|dc.description.abstract||The healthcare industry is one of the most important industries in the service field.
Quality is a key factor in healthcare, given its complex nature and the number of stakeholders.
This research examines the key constructs of healthcare quality from the perspective of
stakeholders, as represented in the published research. Based on an extensive literature review,
13 initial constructs relating to healthcare were identified. To ensure content validity, the
construct codes were validated by a panel of experts and then used to perform a computer-aided
textual analysis (CATA) of 320 relevant scholarly publications. Results indicate that quality in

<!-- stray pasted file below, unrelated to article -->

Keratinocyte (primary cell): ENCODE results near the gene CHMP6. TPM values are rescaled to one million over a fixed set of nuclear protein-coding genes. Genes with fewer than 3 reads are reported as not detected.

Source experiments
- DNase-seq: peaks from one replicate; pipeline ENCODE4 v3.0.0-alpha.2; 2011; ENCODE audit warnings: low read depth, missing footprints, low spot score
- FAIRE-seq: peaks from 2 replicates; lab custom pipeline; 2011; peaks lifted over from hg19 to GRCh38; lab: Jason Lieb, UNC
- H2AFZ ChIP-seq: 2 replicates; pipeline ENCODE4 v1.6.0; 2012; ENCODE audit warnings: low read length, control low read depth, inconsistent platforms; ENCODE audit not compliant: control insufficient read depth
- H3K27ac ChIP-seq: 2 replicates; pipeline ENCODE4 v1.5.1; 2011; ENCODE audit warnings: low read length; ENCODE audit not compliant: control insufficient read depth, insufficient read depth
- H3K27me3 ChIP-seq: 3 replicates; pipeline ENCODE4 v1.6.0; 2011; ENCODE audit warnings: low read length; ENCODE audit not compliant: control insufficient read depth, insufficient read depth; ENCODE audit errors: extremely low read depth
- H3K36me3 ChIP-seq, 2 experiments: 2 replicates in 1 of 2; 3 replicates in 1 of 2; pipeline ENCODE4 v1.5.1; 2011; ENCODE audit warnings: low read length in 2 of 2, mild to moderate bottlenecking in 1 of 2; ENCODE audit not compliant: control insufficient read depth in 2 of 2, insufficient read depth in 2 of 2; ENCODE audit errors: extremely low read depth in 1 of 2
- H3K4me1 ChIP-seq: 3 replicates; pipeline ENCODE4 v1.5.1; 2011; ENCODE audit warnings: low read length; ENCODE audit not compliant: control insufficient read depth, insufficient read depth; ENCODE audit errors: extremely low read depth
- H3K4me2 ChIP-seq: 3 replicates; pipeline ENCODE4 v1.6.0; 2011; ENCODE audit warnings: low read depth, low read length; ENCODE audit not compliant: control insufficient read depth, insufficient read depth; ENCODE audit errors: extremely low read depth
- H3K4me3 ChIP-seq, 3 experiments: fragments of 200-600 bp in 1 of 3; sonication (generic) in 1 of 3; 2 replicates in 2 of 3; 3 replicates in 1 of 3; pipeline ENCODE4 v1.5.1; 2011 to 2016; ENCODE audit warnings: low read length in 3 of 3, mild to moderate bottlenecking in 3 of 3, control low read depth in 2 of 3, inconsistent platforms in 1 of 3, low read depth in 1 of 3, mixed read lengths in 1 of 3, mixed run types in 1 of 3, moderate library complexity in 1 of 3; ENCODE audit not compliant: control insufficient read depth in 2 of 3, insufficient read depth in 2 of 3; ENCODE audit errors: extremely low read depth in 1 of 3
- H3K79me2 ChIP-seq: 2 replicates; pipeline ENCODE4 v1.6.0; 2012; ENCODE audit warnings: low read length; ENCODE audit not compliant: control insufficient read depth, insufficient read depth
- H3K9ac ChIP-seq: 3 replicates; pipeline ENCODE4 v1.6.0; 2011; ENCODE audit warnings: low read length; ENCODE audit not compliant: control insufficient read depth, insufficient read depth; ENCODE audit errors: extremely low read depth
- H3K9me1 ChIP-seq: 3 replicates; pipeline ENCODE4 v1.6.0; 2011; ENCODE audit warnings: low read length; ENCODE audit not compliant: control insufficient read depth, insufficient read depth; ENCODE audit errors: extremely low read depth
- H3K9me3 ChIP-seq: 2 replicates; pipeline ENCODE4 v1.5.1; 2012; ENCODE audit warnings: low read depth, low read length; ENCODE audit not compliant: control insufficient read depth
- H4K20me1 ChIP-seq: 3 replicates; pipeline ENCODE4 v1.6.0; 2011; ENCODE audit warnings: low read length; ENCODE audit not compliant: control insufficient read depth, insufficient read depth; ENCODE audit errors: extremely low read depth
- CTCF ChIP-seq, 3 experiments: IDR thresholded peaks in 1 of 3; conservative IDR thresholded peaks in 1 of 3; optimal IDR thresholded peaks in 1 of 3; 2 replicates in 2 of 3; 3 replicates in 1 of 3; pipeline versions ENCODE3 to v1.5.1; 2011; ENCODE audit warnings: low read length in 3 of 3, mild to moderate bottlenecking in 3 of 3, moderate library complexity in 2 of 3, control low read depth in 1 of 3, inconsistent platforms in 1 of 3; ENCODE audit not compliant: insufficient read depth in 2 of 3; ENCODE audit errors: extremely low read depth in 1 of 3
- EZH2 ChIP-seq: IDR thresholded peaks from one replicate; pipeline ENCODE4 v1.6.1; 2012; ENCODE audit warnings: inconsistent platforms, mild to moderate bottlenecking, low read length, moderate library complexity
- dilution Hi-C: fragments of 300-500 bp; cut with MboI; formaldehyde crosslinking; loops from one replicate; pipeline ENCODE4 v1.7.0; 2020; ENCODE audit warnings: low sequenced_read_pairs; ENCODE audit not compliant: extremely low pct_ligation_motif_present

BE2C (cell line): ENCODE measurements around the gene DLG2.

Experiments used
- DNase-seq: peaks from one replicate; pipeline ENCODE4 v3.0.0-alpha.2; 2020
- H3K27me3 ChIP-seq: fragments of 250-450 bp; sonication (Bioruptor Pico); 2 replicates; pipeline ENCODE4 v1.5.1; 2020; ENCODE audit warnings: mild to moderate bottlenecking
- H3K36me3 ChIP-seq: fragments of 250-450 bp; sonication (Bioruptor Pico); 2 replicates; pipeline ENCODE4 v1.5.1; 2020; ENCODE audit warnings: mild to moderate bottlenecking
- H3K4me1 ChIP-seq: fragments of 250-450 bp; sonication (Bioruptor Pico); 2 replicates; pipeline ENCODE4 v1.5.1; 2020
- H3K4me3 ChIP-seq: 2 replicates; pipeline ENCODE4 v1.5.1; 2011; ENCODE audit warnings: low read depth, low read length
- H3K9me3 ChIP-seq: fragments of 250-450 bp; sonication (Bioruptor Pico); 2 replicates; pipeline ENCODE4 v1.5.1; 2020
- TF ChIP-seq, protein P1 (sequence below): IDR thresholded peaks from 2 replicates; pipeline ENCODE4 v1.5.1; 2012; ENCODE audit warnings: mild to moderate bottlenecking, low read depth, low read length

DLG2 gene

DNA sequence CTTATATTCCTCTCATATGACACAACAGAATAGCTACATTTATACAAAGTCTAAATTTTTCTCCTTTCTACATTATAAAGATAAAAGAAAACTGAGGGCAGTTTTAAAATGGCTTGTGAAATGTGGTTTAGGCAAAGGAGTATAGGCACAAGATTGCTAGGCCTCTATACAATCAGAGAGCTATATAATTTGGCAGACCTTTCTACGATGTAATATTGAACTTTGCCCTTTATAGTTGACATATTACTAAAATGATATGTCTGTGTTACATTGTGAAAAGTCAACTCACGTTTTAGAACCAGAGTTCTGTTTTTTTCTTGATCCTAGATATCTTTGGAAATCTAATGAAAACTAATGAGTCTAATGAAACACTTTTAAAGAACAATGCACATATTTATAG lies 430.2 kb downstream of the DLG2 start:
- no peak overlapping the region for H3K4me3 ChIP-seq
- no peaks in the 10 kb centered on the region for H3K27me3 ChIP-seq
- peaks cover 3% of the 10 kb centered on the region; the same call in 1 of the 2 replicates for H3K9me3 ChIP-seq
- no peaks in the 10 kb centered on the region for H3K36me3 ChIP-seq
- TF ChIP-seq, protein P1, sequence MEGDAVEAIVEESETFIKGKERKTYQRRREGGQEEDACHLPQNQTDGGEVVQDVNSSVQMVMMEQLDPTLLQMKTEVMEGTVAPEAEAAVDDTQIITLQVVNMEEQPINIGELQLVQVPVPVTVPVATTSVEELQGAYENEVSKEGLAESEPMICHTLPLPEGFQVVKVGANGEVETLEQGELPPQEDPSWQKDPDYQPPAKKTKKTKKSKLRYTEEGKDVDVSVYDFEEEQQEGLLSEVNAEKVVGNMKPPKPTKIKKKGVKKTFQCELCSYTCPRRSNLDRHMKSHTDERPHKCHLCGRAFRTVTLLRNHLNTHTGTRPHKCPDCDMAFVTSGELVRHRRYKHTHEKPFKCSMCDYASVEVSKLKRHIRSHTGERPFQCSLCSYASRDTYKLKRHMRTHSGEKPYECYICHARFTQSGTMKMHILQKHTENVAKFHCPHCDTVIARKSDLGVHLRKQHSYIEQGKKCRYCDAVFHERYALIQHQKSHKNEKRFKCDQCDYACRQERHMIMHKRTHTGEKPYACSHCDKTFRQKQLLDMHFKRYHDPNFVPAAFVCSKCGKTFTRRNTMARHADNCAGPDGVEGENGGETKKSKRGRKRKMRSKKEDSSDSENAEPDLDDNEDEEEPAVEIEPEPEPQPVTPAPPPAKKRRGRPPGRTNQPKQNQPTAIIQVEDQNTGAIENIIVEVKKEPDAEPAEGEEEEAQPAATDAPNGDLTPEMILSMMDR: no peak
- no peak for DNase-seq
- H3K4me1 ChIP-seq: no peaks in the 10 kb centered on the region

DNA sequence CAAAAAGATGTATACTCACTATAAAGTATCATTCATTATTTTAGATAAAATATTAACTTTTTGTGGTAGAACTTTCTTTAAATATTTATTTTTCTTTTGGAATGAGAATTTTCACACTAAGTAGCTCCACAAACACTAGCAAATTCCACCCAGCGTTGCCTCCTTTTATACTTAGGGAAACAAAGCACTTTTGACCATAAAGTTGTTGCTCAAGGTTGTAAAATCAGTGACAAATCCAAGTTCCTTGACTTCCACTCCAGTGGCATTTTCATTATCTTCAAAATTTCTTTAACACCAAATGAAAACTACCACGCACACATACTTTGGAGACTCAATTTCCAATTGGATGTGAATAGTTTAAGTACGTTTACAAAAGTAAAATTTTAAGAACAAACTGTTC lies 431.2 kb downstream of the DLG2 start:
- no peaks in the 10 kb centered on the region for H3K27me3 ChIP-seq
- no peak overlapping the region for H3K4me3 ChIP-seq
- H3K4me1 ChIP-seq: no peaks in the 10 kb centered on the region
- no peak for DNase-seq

healthcare is dominated by nine constructs: facilities, communication, responsiveness, security,
access, understanding, conformance, competence, and features. These constructs and their codes
contributed to 86% of the total count. The frequency of occurrence of each construct was used to
indicate its relative importance.
Furthermore, the principal component analysis (PCA) revealed the relative contribution
of each dimension to the total variability and indicated four meta-dimensions that can be used to
represent quality in healthcare: medical staff, appropriate facilities, responsive features, and
assurance. These research findings are expected to contribute to the knowledge of quality in
healthcare and help practitioners, administrators, and decision-makers improve effectiveness and
increase patient satisfaction. In addition, the results can be used as a foundation for developing
more appropriate tools for measuring patient satisfaction.||